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Herbal Therapies Used by People Living With HIV: Goldenseal

Part of A Practical Guide to Herbal Therapies for People Living With HIV

2004

Goldenseal
Goldenseal (Hydrastis canadensis) is made from the roots of a plant native to North America. The yellow root of this plant has been used by Aboriginal Peoples for centuries, both as a clothing dye and as a medicinal plant to treat infections of the eyes, ears and upper respiratory tract. Goldenseal contains substances called alkaloids. Berberine is the most important of the alkaloids and is primarily responsible for the plant's medicinal effects. Goldenseal is endangered, and the product is very expensive. It is often used in combination with echinacea.

Several cheaper herbal sources of berberine are available. Barberry (Berberis vulgaris) is a European shrub that now grows in North America. Oregon grape (Mahonia aquifolium) was also used medicinally by Aboriginal people, and goldenthread (Coptis trifolia) is used by practitioners of traditional Chinese medicine. The berberine in these plants may be used to treat throat infections, such as strep throat and thrush. It may be used as well to treat diarrhea caused by parasites and fungal infections. In cases of serious diarrhea, which can quickly cause weakness and weight loss in HIV-positive people, berberine herbs should be used in conjunction with other treatments. The Healing Power of Herbs contains reports from several Indian studies involving berberine and people with diarrhea due to the parasite giardia. In one study of HIV-negative children, berberine relieved the symptoms of diarrhea more effectively than the antibiotic metronidazole (Flagyl) but was less effective in clearing up the infection. In another study on adults, berberine and antibiotics together cleared the infection more quickly than antibiotics alone. Goldenseal may also be useful in cases of liver disorder and cirrhosis.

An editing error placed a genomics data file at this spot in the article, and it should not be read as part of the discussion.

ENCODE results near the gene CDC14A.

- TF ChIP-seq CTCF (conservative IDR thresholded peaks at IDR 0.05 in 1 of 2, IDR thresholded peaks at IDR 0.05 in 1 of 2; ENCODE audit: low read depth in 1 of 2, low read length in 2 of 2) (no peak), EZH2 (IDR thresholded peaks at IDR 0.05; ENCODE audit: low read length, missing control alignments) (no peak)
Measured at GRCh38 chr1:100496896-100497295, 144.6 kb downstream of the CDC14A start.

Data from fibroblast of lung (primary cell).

Herbs containing berberine are most often available in capsules, although teas and tinctures can be made from the dried roots. They should not be used by pregnant women. Others should carefully follow dosage instructions, and the herbs should not be used continuously for more than seven days. Since high doses of these plants may suppress the immune system, it is best to consult an experienced practitioner for advice on dosage and use. High doses can also cause nausea, vomiting, and tingling in the hands and feet (known as neuropathy). Plants containing berberine may also interfere with the metabolism of B vitamins. Long term use of berberine may adversely affect the bowels.

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This article was provided by Canadian AIDS Treatment Information Exchange. Visit CATIE's Web site to find out more about their activities, publications and services.
 

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